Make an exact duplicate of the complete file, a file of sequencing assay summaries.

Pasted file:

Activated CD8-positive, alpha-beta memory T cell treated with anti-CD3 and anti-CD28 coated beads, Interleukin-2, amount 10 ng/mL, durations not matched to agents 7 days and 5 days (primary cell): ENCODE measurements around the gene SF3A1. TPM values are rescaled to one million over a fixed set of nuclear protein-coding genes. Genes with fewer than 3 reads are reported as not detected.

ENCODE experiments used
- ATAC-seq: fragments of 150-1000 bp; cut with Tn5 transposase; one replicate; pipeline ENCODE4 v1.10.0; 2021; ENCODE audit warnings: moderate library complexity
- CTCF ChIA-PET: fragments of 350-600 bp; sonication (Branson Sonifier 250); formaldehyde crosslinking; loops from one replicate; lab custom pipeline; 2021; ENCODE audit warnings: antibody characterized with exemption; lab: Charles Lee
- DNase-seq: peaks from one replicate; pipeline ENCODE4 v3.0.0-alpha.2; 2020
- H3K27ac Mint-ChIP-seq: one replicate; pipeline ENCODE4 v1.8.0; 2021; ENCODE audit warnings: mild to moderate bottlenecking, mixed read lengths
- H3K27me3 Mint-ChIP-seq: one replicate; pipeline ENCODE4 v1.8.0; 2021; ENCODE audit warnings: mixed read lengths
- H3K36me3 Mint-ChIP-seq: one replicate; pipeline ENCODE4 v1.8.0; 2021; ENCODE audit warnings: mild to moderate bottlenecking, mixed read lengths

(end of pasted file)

Activated CD8-positive, alpha-beta memory T cell treated with anti-CD3 and anti-CD28 coated beads, Interleukin-2, amount 10 ng/mL, durations not matched to agents 7 days and 5 days (primary cell): ENCODE measurements around the gene SF3A1. TPM values are rescaled to one million over a fixed set of nuclear protein-coding genes. Genes with fewer than 3 reads are reported as not detected.

ENCODE experiments used
- ATAC-seq: fragments of 150-1000 bp; cut with Tn5 transposase; one replicate; pipeline ENCODE4 v1.10.0; 2021; ENCODE audit warnings: moderate library complexity
- CTCF ChIA-PET: fragments of 350-600 bp; sonication (Branson Sonifier 250); formaldehyde crosslinking; loops from one replicate; lab custom pipeline; 2021; ENCODE audit warnings: antibody characterized with exemption; lab: Charles Lee
- DNase-seq: peaks from one replicate; pipeline ENCODE4 v3.0.0-alpha.2; 2020
- H3K27ac Mint-ChIP-seq: one replicate; pipeline ENCODE4 v1.8.0; 2021; ENCODE audit warnings: mild to moderate bottlenecking, mixed read lengths
- H3K27me3 Mint-ChIP-seq: one replicate; pipeline ENCODE4 v1.8.0; 2021; ENCODE audit warnings: mixed read lengths
- H3K36me3 Mint-ChIP-seq: one replicate; pipeline ENCODE4 v1.8.0; 2021; ENCODE audit warnings: mild to moderate bottlenecking, mixed read lengths